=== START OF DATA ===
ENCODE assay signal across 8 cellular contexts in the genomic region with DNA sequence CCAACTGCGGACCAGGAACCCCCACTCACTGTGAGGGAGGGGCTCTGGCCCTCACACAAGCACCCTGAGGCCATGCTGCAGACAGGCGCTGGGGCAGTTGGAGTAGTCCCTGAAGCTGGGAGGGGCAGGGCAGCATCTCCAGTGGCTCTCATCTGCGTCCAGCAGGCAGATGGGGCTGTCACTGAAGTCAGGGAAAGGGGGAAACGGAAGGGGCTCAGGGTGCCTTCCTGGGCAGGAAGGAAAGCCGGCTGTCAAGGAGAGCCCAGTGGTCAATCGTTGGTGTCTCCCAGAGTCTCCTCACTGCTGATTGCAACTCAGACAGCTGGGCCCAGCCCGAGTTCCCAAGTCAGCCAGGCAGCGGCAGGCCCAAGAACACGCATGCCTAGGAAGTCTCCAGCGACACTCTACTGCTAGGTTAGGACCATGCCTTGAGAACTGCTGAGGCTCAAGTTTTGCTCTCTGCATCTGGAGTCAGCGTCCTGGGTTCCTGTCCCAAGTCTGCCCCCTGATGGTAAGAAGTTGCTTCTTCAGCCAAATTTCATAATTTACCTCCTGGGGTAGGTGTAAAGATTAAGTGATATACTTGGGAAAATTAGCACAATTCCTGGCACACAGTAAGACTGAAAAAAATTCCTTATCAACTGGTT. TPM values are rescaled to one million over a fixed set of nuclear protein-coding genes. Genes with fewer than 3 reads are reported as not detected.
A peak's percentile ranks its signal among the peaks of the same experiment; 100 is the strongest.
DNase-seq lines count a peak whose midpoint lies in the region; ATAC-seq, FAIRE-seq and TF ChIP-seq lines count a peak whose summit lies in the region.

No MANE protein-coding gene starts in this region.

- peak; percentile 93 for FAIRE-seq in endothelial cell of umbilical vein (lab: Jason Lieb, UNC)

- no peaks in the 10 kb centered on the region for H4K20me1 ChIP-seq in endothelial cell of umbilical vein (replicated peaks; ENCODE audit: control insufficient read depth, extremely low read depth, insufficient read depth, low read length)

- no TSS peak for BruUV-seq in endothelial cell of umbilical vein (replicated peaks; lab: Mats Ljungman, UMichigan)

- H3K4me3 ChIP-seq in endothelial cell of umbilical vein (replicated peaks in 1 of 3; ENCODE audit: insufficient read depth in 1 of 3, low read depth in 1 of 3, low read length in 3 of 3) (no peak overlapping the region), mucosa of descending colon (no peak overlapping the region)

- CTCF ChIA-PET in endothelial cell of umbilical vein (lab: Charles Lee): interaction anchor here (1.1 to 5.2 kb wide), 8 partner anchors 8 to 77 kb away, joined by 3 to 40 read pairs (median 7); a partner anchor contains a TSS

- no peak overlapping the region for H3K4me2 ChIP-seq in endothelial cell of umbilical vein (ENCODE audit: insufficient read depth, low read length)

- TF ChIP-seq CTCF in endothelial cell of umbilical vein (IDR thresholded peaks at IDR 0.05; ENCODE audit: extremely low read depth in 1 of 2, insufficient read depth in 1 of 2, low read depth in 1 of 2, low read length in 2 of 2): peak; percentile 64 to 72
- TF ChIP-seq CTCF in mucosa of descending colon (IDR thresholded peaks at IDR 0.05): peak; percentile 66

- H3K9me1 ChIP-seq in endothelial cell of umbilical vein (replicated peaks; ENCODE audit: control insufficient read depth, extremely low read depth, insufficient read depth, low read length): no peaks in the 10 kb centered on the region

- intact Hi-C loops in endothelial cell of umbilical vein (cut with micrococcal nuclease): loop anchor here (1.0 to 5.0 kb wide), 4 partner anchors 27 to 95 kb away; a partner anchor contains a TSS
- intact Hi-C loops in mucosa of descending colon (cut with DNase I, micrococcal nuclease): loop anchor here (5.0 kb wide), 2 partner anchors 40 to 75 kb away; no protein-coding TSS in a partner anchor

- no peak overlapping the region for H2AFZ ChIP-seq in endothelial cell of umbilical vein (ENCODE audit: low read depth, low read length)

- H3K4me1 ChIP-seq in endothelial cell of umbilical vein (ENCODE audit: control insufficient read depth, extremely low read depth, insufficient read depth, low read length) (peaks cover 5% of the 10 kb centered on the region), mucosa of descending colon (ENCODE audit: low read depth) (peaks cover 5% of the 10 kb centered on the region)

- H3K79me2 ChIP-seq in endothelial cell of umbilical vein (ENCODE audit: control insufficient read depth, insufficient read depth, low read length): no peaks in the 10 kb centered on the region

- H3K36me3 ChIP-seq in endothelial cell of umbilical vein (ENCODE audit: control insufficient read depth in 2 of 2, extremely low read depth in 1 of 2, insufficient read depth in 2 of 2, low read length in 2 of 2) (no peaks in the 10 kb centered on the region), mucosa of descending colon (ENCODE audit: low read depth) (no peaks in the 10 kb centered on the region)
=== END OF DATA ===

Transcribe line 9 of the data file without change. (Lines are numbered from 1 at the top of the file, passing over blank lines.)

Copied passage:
- CTCF ChIA-PET in endothelial cell of umbilical vein (lab: Charles Lee): interaction anchor here (1.1 to 5.2 kb wide), 8 partner anchors 8 to 77 kb away, joined by 3 to 40 read pairs (median 7); a partner anchor contains a TSS